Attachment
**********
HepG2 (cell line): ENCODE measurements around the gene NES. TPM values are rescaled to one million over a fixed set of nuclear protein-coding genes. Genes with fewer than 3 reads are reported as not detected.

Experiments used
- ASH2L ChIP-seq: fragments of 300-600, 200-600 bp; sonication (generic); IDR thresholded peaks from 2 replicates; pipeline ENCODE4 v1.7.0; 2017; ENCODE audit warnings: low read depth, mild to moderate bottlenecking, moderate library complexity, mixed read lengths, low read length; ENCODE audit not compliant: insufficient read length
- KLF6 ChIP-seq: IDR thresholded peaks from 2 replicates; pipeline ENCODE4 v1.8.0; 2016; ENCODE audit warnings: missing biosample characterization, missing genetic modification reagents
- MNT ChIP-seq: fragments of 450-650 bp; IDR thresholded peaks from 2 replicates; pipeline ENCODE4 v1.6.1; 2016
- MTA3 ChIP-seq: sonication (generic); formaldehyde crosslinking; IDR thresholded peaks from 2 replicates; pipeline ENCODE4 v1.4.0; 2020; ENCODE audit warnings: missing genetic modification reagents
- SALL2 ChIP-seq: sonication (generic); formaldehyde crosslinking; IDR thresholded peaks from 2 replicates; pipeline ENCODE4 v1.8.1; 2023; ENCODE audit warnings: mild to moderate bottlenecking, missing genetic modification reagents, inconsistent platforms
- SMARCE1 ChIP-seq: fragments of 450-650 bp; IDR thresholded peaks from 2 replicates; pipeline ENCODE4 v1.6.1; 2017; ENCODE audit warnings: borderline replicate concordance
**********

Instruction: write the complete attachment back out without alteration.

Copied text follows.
HepG2 (cell line): ENCODE measurements around the gene NES. TPM values are rescaled to one million over a fixed set of nuclear protein-coding genes. Genes with fewer than 3 reads are reported as not detected.

Experiments used
- ASH2L ChIP-seq: fragments of 300-600, 200-600 bp; sonication (generic); IDR thresholded peaks from 2 replicates; pipeline ENCODE4 v1.7.0; 2017; ENCODE audit warnings: low read depth, mild to moderate bottlenecking, moderate library complexity, mixed read lengths, low read length; ENCODE audit not compliant: insufficient read length
- KLF6 ChIP-seq: IDR thresholded peaks from 2 replicates; pipeline ENCODE4 v1.8.0; 2016; ENCODE audit warnings: missing biosample characterization, missing genetic modification reagents
- MNT ChIP-seq: fragments of 450-650 bp; IDR thresholded peaks from 2 replicates; pipeline ENCODE4 v1.6.1; 2016
- MTA3 ChIP-seq: sonication (generic); formaldehyde crosslinking; IDR thresholded peaks from 2 replicates; pipeline ENCODE4 v1.4.0; 2020; ENCODE audit warnings: missing genetic modification reagents
- SALL2 ChIP-seq: sonication (generic); formaldehyde crosslinking; IDR thresholded peaks from 2 replicates; pipeline ENCODE4 v1.8.1; 2023; ENCODE audit warnings: mild to moderate bottlenecking, missing genetic modification reagents, inconsistent platforms
- SMARCE1 ChIP-seq: fragments of 450-650 bp; IDR thresholded peaks from 2 replicates; pipeline ENCODE4 v1.6.1; 2017; ENCODE audit warnings: borderline replicate concordance